Effortless Knowing from Experience and Effortful Thinking in the Abstract

Whether the experience you are having is sapping away all of your energy or re-energizing you to the fullest, you know which one it is.  I have asked thousands of people on six continents (all but Antarctica) whether they know the difference between energy-depleting and energy-enhancing experiences, and they all do.  I suggest this is important, because this knowing tells you something specific about the agreements underlying the experience you are having.  Ecosynomics research shows that the agreements underlying energy-depleting experiences are completely different than the agreements underlying energy-enhancing experiences.  If you know what experience you are having (energy enhancing or depleting), and you know that this experience is based on a set of agreements about the ways people interact, how they relate to each other, then you have a choice.

Leading research gives us some insights into what to do about this.  Princeton Professor of Psychology Daniel Kahneman summarizes his vast research into how people think in his latest book Thinking, Fast and Slow, suggesting that people tend to use either fast, effortless thinking (System 1) or slow, effortful thinking (System 2).  Both systems have their strengths and their weaknesses, which he and his colleagues have researched extensively.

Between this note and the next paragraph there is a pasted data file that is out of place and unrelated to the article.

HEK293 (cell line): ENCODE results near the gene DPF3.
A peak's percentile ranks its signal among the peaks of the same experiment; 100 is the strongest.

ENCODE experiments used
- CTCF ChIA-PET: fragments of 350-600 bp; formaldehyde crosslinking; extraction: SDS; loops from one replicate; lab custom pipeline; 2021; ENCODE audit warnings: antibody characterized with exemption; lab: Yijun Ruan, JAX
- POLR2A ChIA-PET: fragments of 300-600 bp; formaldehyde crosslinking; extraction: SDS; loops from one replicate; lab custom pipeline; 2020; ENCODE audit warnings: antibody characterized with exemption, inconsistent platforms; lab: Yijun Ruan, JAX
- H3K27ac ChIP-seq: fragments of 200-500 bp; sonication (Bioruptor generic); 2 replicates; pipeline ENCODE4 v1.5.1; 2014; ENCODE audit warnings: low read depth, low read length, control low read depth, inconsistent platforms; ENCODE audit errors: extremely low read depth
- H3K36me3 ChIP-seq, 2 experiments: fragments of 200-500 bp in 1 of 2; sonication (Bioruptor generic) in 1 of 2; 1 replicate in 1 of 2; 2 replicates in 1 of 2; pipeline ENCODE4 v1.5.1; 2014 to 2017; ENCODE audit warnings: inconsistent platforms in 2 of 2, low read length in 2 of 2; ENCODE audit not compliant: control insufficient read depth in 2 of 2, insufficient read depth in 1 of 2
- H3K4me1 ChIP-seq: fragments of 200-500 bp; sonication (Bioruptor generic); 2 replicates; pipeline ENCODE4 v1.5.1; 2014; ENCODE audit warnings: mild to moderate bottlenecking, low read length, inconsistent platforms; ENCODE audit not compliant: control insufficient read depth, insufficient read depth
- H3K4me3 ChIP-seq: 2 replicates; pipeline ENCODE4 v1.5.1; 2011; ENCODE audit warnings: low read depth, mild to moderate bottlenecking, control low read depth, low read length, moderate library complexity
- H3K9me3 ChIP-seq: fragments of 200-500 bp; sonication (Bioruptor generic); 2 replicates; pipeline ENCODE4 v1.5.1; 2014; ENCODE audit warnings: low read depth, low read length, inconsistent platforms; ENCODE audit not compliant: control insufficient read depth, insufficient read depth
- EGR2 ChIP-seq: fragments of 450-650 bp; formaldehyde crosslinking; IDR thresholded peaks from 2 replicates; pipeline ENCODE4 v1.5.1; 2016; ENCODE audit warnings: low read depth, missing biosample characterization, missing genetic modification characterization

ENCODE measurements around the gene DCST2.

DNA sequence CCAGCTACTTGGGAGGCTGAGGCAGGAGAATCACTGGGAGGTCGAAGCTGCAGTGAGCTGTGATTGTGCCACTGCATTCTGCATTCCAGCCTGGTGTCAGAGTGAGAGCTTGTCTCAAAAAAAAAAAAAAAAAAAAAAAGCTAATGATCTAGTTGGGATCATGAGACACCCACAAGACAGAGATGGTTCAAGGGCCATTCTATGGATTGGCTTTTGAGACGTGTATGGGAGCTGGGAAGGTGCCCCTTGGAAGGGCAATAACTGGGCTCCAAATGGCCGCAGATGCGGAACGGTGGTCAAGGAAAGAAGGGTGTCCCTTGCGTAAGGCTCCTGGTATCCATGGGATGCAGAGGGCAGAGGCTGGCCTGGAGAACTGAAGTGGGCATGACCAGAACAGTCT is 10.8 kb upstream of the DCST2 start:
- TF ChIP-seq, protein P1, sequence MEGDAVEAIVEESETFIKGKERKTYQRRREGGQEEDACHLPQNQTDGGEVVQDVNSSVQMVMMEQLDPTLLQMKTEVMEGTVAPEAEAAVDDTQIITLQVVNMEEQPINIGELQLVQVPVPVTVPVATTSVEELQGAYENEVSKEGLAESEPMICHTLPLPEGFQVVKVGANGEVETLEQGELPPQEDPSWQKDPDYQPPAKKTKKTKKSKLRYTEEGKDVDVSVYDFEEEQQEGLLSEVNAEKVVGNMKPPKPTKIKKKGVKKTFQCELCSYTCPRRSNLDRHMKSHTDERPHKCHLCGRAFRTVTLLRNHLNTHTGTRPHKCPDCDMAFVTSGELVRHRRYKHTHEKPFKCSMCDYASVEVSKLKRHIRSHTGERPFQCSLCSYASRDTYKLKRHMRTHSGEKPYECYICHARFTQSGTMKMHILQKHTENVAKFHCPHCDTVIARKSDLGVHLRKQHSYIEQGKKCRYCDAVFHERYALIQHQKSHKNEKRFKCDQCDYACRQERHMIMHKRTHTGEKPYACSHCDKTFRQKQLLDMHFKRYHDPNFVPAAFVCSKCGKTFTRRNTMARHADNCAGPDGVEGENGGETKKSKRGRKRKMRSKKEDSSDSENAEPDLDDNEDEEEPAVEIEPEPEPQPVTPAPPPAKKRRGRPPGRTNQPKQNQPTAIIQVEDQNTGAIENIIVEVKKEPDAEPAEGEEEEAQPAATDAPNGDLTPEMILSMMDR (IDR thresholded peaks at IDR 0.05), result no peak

Combining this System 1-System 2 perspective with the observation of knowing experientially whether you are in a set of energy-enhancing or energy-depleting agreements leads us to a new possibility.  Maybe we can use the fast, effortless thinking in System 1 to help us be aware of something that we completely miss when we depend solely on the slow, effortful thinking in System 2.

When I have asked people what percentage of their daily life they spend in energy-depleting experiences, many tell me that it is more than 75% of their daily experience.  When I ask if they have a preference for energy-enhancing or energy-depleting experiences, they tend to laugh and say, “Of course!  I prefer the energy-enhancing experiences.”  I then ask, “Then why do you spend so much of your life in the energy-depleting experiences?”  Across the world, the responses are very similar — dumbfounded looks.  “I have to.  Don’t I?”  When we look at this a little bit, we discover that many of our energy-depleting experiences are with the same people that we also have occasional energy-enhancing experiences, and vice versa.  So, if we have to have energy-depleting experiences, it would be because that is just the way life is.  But it isn’t, at least not always.  Sometimes it is different, sometimes it is energy-enhancing.  If it is possible, if it is available, then maybe it is a choice.  So, if it is a choice, why do we not see this in so many of our relationships?